Saudi Arabia: We'll keep pumping oil through the pain

Saudi Arabia’s mission to blow everyone out of the oil market isn’t over yet.

The country’s policy of pumping so much oil that prices stay too low for competitors to make profit has led to losses at big oil companies, suppressed inflation globally and even seen Saudi Arabia’s own sovereign debt downgraded.

And it has no plans to stop.

The chairman of Saudi Aramco, the state’s oil company, told the Financial Times: “There have been no conversations here that say we should cut production now that we’ve seen the pain.”

“The only thing to do now is to let the market do its job,” said Khalid al-Falih.

The Opec oil producing cartel, of which Saudi Arabia is a key member, decided against cutting production targets last year, letting the price fall from around $US100 to less than $US50.

Here’s the Brent crude oil price, a benchmark for oil, over the past two years:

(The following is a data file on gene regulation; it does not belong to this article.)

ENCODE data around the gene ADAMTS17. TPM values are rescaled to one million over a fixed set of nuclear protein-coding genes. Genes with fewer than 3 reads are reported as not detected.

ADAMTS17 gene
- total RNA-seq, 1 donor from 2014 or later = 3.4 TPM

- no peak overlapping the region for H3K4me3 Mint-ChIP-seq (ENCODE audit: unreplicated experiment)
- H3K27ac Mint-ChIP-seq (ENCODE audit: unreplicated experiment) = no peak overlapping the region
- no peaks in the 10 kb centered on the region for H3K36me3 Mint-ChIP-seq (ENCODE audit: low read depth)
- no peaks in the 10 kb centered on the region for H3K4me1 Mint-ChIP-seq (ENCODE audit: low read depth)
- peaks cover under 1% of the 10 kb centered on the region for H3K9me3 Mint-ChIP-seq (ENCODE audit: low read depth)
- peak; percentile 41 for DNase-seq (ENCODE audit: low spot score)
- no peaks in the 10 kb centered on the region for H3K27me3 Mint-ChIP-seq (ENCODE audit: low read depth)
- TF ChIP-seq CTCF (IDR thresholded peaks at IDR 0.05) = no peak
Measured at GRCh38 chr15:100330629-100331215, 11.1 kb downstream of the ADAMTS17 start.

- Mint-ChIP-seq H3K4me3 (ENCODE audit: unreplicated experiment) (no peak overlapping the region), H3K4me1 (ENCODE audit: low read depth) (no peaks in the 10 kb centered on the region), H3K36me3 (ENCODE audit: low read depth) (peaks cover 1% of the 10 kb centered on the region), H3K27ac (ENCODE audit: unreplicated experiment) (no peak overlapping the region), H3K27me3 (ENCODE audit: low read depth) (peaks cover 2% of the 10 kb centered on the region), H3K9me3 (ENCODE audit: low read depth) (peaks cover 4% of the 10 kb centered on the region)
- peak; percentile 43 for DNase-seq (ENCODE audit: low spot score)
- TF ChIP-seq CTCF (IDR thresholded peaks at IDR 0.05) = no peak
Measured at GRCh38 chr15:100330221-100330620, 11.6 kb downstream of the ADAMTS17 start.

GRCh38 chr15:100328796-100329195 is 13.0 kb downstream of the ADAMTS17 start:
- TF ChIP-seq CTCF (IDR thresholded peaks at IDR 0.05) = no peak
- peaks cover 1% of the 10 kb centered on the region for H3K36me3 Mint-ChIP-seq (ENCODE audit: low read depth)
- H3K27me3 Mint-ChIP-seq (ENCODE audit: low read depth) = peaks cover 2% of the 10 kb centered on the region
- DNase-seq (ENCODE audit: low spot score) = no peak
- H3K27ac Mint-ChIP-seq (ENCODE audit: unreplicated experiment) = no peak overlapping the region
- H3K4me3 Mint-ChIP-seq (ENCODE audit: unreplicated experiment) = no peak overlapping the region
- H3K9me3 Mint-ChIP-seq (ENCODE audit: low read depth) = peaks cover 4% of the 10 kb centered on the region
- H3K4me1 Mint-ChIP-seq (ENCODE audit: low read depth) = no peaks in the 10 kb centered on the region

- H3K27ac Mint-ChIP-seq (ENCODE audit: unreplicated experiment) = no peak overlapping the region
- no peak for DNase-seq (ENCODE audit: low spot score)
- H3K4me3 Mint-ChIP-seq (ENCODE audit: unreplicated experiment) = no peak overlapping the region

At the time Saudi Oil Minister Ali al-Naimi said the policy was aimed at defending market share and shoving less-efficient oil-producing countries like Russia, who need oil up at $US100 to make money, out of the market.

“It is also a defence of high efficiency producing countries, not only of market share. We want to tell the world that high efficiency producing countries are the ones that deserve market share. That is the operative principle in all capitalist countries,” al-Naimi said in an interview cited by the Financial Times last year.

Saudi Arabia isn’t immune from the pain of low oil prices. The country’s sovereign credit ratings were cut to “A+/A-1” from “AA-/A-1+” by credit rating company Standard and Poor’s.

In a release, S&P said a “pronounced negative swing” in Saudi Arabia’s fiscal balance prompted the downgrade.

Over the 10 years ending in 2013, S&P noted that Saudi Arabia’s budget surpluses — or money available after all government expenses had been met — averaged about 13% of GDP. This situation, however, has changed rapidly as the price of oil has crashed, and in 2015 Saudi Arabia is expected to see a budget deficit equal to 16% of GDP.

“We knew that it was going to be painful but the extent of the pain went beyond our expectations,” Falih said in the Financial Times interview. “The market has overreacted as it typically does in such down-cycles.”

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